A photoshoot can spearhead your marketing and sales campaigns. And although exciting and creative, the process of organizing a professional photo session puts most designers under a lot of stress. So how do you plan and manage it all with minimum fuss?
Look & Feel
First of all, pick a theme. Your collection has a concept behind it, and your future lookbook or ad campaign should emphasize it. Brainstorm ideas and put together a mood-board to crystallize your creative vision. What message are you trying to get across? Think about your consumers – do you want them to relate to the models in the photos, or rather to step out of their comfort zone? After deciding this you’ll have a much easier time scouting for locations and styling looks.
If the photos in your lookbook are mediocre, your designs will be tainted by association, so assembling a professional team is crucial. However, that does not necessarily mean that you won’t be able to accomplish anything on a tight budget. Many talented photographers, models, hair stylists and makeup artists at the beginning of their career work for free to build their portfolio. And while modelmayhem.com is the definitive resource for placing casting calls, visiting special pages and groups on social networks is also an excellent way to find people.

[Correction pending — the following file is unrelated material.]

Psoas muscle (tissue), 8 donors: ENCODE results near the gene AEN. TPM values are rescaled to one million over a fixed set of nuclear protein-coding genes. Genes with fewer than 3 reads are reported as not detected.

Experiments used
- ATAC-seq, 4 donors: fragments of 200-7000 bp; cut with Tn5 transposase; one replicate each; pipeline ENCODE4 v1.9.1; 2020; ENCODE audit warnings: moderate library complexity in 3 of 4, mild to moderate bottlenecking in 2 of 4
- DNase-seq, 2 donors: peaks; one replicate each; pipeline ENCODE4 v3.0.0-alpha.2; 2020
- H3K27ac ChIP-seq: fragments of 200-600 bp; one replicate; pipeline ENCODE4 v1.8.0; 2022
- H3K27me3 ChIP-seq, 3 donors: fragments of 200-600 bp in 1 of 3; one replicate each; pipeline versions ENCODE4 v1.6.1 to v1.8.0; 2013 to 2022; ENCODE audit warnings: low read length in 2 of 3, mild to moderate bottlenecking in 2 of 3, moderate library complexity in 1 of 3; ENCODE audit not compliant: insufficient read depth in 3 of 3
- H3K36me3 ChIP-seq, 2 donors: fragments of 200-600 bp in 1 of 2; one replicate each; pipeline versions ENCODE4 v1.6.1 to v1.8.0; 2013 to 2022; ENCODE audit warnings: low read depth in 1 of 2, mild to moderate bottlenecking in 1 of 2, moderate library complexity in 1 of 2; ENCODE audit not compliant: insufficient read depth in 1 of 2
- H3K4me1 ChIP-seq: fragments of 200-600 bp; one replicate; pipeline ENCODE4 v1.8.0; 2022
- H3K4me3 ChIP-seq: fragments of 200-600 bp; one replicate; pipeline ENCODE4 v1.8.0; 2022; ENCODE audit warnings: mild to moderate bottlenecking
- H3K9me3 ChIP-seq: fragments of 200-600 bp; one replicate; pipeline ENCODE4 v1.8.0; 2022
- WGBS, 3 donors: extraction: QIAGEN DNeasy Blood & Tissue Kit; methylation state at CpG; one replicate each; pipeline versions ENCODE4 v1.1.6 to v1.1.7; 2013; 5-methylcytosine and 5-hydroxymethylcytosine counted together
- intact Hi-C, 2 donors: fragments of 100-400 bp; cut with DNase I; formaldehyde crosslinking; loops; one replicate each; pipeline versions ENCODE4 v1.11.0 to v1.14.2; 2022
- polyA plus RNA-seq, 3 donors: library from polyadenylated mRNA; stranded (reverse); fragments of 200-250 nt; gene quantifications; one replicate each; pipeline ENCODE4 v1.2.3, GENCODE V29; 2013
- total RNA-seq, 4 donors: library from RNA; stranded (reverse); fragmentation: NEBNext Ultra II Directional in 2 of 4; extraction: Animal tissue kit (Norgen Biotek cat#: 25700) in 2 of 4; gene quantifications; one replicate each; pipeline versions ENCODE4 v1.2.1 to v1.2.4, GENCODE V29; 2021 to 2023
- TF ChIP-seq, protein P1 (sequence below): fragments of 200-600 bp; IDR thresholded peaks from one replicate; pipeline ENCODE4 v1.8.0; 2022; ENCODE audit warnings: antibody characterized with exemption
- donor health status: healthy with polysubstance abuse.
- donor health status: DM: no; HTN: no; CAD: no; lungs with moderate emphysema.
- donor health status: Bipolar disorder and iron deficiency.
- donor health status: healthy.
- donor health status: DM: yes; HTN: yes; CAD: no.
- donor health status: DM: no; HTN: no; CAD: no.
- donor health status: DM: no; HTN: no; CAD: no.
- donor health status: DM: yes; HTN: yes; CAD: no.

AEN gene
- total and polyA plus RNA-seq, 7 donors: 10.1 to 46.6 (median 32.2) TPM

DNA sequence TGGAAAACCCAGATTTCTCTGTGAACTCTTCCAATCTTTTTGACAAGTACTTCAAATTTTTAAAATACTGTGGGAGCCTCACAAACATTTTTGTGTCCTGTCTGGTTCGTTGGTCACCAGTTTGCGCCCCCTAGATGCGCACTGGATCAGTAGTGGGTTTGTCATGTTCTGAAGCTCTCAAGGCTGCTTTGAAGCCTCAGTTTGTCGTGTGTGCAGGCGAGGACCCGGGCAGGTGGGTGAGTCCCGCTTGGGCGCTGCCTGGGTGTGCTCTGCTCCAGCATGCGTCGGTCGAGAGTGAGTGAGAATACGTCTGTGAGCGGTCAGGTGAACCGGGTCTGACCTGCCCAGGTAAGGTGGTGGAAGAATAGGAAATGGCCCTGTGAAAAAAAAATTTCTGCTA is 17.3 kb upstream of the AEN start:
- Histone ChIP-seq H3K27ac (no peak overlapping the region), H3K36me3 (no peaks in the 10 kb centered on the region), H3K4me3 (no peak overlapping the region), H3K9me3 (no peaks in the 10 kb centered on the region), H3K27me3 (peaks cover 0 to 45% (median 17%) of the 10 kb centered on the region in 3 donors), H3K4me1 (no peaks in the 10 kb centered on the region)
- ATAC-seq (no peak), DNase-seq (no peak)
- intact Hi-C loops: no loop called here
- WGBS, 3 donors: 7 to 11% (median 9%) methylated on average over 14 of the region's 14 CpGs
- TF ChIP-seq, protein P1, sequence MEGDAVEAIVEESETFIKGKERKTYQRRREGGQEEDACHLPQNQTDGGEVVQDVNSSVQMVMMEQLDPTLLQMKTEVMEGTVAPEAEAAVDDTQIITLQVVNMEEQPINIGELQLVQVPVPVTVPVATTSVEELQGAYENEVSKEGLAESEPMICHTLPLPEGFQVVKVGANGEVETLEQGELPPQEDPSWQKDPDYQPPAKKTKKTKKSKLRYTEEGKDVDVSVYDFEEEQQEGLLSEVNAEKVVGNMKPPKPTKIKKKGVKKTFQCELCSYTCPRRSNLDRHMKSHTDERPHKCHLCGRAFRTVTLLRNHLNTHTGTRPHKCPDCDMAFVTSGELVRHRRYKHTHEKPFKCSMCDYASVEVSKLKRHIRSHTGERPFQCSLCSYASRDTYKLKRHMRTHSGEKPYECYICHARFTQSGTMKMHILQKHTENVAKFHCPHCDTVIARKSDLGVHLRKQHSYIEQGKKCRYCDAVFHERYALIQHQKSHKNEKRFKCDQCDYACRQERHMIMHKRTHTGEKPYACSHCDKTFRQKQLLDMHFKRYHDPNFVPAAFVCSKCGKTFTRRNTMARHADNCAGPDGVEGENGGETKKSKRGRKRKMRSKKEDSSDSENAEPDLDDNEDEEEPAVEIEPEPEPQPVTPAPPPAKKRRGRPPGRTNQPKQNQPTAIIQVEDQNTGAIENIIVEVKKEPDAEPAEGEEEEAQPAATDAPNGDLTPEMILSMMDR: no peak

Make sure the photographer’s style suits your vision. Discuss the shoot details (equipment, props, assistance), editing, deliverables and timelines beforehand.
Do you need your model to have a certain type or build? Would you like someone with special features or abilities (gymnastics skills, tattoos)?
Always look at previous work samples before booking and make sure you’re all on the same page as to what constitutes “grunge makeup” or “retro hair”. Also, discuss whether you makeup and hair people need anything special to set up their work stations on location.
Devil’s In The Details
– Nothing ever goes 100% according to the plan and the shoot will most likely take longer than expected. Consider this when booking studio time or professionals’ services and make allowances.
– The day before the shoot contact your team to confirm they are all familiar with the logistics.
– Make sure that your crew knows exactly what you want from the shoot. Plan and assemble each look so you don’t waste time thinking about what to put on a model next. Sure, new ideas might pop into your head on the set and it’s okay to improvise, but less confusion means fewer hiccups in the process.
– Be prepared – have an iron, scissors, needle and thread, nail polish remover and any other things that might be useful at hand.
– People will get tired and hungry. So have some snacks and beverages available, but be careful not to get any food on the clothes.
– Most importantly, have fun! Working on a photoshoot is a creative process and your enthusiasm will definitely be contagious.